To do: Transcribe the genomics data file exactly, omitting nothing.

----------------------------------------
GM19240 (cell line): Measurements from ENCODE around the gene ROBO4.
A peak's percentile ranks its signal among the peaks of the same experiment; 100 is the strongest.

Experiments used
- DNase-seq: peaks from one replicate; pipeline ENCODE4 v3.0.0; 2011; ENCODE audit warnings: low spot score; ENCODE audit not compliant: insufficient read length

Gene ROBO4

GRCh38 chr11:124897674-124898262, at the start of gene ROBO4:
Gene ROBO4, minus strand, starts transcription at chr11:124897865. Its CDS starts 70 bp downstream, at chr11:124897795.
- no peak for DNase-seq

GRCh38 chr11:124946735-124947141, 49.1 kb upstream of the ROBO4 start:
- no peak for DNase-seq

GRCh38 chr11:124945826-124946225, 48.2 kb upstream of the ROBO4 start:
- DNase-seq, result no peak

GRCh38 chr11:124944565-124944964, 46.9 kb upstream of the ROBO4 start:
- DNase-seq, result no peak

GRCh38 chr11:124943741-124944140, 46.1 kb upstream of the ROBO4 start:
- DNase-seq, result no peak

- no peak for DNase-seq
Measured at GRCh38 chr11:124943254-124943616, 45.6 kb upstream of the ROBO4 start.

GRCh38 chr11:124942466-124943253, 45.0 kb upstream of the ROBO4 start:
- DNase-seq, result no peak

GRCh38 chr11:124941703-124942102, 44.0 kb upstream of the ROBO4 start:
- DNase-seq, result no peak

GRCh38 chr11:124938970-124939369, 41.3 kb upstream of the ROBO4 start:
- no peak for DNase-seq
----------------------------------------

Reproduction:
GM19240 (cell line): Measurements from ENCODE around the gene ROBO4.
A peak's percentile ranks its signal among the peaks of the same experiment; 100 is the strongest.

Experiments used
- DNase-seq: peaks from one replicate; pipeline ENCODE4 v3.0.0; 2011; ENCODE audit warnings: low spot score; ENCODE audit not compliant: insufficient read length

Gene ROBO4

GRCh38 chr11:124897674-124898262, at the start of gene ROBO4:
Gene ROBO4, minus strand, starts transcription at chr11:124897865. Its CDS starts 70 bp downstream, at chr11:124897795.
- no peak for DNase-seq

GRCh38 chr11:124946735-124947141, 49.1 kb upstream of the ROBO4 start:
- no peak for DNase-seq

GRCh38 chr11:124945826-124946225, 48.2 kb upstream of the ROBO4 start:
- DNase-seq, result no peak

GRCh38 chr11:124944565-124944964, 46.9 kb upstream of the ROBO4 start:
- DNase-seq, result no peak

GRCh38 chr11:124943741-124944140, 46.1 kb upstream of the ROBO4 start:
- DNase-seq, result no peak

- no peak for DNase-seq
Measured at GRCh38 chr11:124943254-124943616, 45.6 kb upstream of the ROBO4 start.

GRCh38 chr11:124942466-124943253, 45.0 kb upstream of the ROBO4 start:
- DNase-seq, result no peak

GRCh38 chr11:124941703-124942102, 44.0 kb upstream of the ROBO4 start:
- DNase-seq, result no peak

GRCh38 chr11:124938970-124939369, 41.3 kb upstream of the ROBO4 start:
- no peak for DNase-seq